It’s no secret that the “Age of Automation” is not just on its way; it’s here. The World Economic Forum recently estimated that 1.4 million people will lose their jobs by 2026 as a result of technological change, with more than 70% of those job losses happening because the job type will cease to exist. Rural regions are also expected to be disproportionately affected, according to a new McKinsey Global Institute report.
At edX, our own research found that the most notable skills gap is in the data sciences. In our survey, 39% of respondents reported feeling less than proficient in data skills with an emphasis on analytics and computer science, and a quarter (24%) reported that they have had to ask an outside resource how to work with a technology that their company uses. The second skillset with the largest gap is business skills and soft skills, including project management and leadership, with over a third of respondents feeling that they are lacking in this area.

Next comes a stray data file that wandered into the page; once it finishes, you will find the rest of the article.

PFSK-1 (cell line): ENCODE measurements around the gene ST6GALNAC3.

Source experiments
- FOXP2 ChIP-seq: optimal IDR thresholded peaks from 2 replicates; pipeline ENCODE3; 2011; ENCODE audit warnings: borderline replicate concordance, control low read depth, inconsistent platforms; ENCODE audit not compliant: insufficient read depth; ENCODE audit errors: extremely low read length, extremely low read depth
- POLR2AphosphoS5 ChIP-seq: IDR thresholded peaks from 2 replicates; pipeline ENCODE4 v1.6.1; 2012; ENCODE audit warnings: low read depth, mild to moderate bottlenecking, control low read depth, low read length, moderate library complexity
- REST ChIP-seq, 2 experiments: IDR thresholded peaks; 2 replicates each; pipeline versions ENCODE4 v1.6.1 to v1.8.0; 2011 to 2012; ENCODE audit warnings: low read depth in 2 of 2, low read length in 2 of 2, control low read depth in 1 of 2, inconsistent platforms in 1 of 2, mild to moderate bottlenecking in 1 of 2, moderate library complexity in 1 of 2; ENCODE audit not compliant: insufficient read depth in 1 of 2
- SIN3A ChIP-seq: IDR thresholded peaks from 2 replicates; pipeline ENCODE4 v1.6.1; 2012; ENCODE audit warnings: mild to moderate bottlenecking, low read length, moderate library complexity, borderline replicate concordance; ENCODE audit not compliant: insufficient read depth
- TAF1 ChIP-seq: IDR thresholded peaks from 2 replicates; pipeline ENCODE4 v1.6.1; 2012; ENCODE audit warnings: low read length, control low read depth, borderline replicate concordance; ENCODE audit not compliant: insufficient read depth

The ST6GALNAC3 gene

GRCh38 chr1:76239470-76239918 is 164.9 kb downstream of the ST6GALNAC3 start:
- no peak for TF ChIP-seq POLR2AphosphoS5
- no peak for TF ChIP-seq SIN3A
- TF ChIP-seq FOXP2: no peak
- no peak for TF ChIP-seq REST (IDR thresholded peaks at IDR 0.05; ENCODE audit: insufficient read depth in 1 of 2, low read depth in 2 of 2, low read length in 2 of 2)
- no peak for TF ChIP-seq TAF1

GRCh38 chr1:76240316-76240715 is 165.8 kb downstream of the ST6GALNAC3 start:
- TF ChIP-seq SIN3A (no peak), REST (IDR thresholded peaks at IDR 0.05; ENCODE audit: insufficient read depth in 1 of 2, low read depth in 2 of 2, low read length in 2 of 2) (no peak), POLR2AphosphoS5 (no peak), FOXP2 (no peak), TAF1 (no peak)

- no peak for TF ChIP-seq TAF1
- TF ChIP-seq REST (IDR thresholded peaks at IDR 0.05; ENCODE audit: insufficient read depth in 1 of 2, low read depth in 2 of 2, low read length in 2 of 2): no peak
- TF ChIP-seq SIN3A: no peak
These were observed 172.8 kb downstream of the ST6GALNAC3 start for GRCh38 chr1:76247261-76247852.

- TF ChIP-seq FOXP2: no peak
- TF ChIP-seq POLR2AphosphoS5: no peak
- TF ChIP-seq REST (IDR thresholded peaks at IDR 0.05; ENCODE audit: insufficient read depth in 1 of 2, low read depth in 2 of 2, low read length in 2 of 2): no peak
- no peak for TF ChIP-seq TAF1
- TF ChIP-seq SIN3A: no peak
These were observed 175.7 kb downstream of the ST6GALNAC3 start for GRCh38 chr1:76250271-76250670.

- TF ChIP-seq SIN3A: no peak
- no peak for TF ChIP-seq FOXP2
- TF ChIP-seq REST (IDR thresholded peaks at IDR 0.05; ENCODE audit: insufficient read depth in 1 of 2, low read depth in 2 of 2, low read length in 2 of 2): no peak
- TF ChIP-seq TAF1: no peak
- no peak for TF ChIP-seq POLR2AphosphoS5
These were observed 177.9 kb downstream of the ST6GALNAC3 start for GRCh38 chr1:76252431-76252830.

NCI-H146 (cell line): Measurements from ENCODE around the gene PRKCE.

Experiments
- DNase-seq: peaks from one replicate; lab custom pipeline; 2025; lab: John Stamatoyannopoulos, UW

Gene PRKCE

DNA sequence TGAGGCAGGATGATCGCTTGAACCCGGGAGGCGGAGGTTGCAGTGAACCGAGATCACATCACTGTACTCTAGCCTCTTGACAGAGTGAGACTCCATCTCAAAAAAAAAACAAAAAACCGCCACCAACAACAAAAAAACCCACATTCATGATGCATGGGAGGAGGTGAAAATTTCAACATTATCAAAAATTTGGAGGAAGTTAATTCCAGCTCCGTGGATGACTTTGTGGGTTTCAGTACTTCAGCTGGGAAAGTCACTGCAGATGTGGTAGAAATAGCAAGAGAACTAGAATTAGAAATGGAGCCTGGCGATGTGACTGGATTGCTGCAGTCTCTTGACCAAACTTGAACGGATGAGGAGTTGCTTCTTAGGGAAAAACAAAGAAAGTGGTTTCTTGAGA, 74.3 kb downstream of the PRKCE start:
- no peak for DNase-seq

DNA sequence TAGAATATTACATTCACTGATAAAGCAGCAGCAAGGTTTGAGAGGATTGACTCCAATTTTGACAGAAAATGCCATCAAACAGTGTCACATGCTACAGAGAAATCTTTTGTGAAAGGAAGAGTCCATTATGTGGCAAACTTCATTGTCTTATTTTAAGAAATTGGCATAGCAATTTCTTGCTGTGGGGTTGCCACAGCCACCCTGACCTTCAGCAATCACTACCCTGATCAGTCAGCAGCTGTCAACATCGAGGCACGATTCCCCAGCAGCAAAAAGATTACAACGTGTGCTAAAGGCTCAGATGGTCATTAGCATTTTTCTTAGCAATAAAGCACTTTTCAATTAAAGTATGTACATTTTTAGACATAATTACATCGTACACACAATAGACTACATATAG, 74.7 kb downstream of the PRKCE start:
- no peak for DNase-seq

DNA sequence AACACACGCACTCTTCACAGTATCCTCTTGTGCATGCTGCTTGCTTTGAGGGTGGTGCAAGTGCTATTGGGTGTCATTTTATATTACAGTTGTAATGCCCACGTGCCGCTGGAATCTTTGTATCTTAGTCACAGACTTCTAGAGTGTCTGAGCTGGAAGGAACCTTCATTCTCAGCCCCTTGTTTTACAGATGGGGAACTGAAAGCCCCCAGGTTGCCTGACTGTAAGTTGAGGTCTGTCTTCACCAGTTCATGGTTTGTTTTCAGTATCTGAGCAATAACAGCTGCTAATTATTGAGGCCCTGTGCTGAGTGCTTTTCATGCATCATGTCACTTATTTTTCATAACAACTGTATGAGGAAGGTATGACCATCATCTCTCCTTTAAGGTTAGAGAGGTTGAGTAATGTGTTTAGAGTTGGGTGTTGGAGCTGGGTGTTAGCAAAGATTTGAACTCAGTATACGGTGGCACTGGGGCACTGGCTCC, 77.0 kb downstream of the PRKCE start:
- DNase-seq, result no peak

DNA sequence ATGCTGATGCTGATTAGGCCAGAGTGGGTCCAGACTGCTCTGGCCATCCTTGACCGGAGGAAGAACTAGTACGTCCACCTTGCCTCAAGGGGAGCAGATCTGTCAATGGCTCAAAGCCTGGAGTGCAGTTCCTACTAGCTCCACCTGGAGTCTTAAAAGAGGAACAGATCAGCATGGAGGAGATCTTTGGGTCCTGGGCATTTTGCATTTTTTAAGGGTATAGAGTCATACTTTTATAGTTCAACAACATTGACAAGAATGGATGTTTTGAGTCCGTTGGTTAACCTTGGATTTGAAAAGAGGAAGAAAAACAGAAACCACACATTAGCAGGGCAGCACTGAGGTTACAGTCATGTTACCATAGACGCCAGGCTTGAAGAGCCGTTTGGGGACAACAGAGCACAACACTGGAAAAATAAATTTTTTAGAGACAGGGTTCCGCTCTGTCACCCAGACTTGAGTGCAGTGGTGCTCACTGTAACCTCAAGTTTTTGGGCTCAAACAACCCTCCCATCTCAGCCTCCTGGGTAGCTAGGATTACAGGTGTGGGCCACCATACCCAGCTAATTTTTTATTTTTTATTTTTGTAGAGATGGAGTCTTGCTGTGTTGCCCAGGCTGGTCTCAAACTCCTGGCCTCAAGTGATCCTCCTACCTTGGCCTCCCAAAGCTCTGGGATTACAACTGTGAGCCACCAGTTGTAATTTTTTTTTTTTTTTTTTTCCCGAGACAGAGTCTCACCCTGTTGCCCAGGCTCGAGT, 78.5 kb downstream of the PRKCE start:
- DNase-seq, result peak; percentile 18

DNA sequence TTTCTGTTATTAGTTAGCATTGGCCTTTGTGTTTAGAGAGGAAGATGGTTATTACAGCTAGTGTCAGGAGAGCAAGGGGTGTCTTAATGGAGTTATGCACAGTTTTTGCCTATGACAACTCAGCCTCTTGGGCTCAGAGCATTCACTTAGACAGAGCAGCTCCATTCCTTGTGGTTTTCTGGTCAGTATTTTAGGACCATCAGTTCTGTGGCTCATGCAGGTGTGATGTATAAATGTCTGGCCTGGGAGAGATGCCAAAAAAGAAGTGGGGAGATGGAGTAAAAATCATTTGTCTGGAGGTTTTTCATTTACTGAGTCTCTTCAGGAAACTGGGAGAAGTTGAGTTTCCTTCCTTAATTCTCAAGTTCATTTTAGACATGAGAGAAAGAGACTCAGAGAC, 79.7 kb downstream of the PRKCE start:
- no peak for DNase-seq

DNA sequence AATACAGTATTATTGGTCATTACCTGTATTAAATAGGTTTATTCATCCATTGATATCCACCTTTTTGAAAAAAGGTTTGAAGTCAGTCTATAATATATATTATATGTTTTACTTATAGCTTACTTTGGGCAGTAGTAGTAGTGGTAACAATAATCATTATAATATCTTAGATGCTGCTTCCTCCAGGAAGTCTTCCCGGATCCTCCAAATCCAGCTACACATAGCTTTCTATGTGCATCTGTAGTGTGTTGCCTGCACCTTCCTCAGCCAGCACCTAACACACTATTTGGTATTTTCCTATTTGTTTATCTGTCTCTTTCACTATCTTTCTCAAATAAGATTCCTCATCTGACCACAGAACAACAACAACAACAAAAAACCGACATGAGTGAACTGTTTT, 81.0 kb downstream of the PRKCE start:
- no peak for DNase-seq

As statistics like these tell the story of the challenges facing us, executives, researchers, and politicians alike are grappling with the question of not only how to prepare the future labor force for this disruption, but also who should own the solution. Will it take a federal mandate to institute reskilling initiatives in fields like data science and AI in order to see a real impact? Will it mean individuals seeking training opportunities on their own?